I cringe when I utter the words, “You/I should.” 

The problem is my frequent spewing the nasty, six letter word, should. Often, in my enthusiasm to share what popped into my head, I’ll spout, “We should plan our trip to Wales.”

Still, the holding forth of the should is a habit I’m working to break. 

After reading Michelle Monet’s hilarious piece, I thought, “I should finish my post about hating should.” Misery loves company and fun writing attracts fun writing, right?

So, sigh, should I…

It doesn’t matter if my, should is  something fun like, “Yes, you should research beachside cottages in Wales in June.” A positive should is still me inflicting a thing—my opinion—on myself and likely someone else, in this case, Older Sister. 

When I tell myself I should, the words are followed by some new responsibility I feel obligated to even though it isn’t in my heart. 

I should accept that networking invitation even though it’s the wrong crowd for my goals. Going would get me out of the house, have me meeting new people. As a writer, I spend a great deal of time in silent solitariness. Being around people is necessary for my well being—and fodder for stories. Still, networking? Yech. Isn’t that much more pleasant done on Medium or Twitter or LinkedIn? Cybernetworking and sharing works for me. You don’t have to shake hands with people while trying to hold a cup of coffee and morning pastry.

I try to heed Ruskin’s words often skip those obligatory should-invitations. “We were not sent into this world to do anything into which we cannot put our hearts.” John Ruskin

I wonder if he endured endless, mindless small talk at networking events or took his own advice to stay home and write.

The Should/Shouldn’t of others

I’m suggestible so when someone says to me, “you should,” I stop to consider their advice. Unless it’s, “You should jump off a bridge,” then I ignore them even if a bungee cord is involved in the plunge. As I have worked to alleviate you should from my coffers of advice, I become more attuned to how often you—arbitrary you—tell me I should do this or that. If you state a casual, “You should join me for a walk on Saturday,” I listen. I love walking, it’s deep autumn and lovely outside. Hmmm, perhaps I will.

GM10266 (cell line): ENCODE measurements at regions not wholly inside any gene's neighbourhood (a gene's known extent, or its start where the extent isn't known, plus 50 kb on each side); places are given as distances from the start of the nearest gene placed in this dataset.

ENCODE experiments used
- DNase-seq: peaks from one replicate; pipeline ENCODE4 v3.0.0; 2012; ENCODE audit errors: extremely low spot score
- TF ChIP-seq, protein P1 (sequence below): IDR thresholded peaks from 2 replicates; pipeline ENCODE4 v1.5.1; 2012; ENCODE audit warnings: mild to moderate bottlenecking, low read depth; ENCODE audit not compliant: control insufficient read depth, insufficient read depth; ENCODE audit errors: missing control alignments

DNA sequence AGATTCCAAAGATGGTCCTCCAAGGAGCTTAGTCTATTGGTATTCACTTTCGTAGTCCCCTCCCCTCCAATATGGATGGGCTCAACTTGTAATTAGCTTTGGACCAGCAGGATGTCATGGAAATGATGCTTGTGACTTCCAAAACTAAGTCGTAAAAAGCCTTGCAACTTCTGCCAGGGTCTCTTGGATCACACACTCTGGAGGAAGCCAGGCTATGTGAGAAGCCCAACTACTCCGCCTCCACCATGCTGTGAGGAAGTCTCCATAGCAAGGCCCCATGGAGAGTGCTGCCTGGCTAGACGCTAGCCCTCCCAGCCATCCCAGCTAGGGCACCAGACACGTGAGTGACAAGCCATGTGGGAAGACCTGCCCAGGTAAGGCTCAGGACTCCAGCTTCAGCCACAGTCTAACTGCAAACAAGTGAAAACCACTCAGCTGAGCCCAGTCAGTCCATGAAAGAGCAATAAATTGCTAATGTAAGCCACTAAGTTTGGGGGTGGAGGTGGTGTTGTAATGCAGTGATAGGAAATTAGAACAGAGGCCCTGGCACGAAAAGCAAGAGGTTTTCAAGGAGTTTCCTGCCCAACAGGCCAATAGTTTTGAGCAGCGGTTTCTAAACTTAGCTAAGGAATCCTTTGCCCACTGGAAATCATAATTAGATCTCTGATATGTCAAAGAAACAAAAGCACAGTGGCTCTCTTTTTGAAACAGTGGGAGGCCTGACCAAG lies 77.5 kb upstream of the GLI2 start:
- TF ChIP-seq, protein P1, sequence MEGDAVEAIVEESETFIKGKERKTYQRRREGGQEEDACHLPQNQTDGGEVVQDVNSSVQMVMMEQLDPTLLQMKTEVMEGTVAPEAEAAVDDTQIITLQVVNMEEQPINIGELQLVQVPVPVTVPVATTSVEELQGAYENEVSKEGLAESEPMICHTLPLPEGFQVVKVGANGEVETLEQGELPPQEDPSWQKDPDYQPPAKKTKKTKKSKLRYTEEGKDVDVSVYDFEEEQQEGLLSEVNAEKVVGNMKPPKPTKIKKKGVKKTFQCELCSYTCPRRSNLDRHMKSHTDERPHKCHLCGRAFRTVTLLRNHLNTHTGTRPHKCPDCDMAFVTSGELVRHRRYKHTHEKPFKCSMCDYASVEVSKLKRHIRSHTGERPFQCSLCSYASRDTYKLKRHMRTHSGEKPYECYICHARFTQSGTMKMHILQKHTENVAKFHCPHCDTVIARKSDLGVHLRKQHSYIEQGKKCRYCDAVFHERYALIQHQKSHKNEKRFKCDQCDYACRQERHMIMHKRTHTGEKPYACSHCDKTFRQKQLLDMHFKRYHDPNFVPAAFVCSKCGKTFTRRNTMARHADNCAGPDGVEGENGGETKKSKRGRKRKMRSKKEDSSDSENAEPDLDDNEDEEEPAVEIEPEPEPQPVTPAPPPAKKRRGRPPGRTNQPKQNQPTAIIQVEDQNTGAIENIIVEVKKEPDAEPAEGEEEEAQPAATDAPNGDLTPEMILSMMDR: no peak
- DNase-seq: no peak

However, when you pressure me with a, “You should take that writing class via Yahoo groups,” I cringe in pain. I’ve tried Yahoo groups, as I explain, and hated the experience. But you, in your superiority, pressure me to should, should, should. Most likely, I block you from my beloved Medium-Twitter-LinkedIn. The pressure of these conversations is, alas, too much.

Defining the words

Loving words in their purity, I turn to my 1995 edition of Webster’s II New College Dictionary. Okay, aside here. I am howling. “New College?” I’ve carted this tome around with me since 1996 and graduated college in 1981. New? What was I thinking?

Okay, back on tangent.

This dear book defines should, as used to express:

1. duty or obligation

2. probability or expectation.

3. conditionality or contingency, and

4. Used to moderate the directness or bluntness of a statement.

I dwell in the land of number four.

That was fun—isn’t it always refreshing to read the dictionary? Oh, what? That’s just me. Ahem.  The fun part is realizing the past tense of should is shall. I love the word shall. Want to learn what I learned?

Okay, here it is:


1. Used to indicate simple futurity. (Doesn’t that sound lovely?)

2. Used to express:

a. Determination or promise. (“We shall overcome.” MLK, Jr.)

b. Inevitability. 

c. Command. 

d. A directive or requirement. 

3. Archaic (but I’m loving this) a. To be able to. b. To have to: must.

Ought to, feels like a more demanding version of should. When I utter to myself, I ought to do that, I’m drawing an imperative onto myself. “I ought to make sure I walk five miles today.” Those words are more apt to see me completing that mileage than if I say, “I should walk five miles.” Should is wimpy.

Stating, “I shall travel to Wales,” tells me the trip is in the works, that I’ve begun planning one of my favorite adventures. It’s positive, forward thinking, exposing pending excitement. Saying, “I should travel to Wales next year,” places it in the realm of vague possibility. 

Dealing with me

No matter how I explain it, define it, or or slice and dice it, when I bring should into the equation, I’m imposing my opinion on whatever the it is. 

My advice, should I impose upon you, is to throw the idea back at me, “Really? Should I? Is it in my heart?” Then you should begin laughing really, really loudly.

How about letting me know if how many times you “should” in a day and what happens when you eliminate the word from your speech?


Read: Epithets and Epitaphs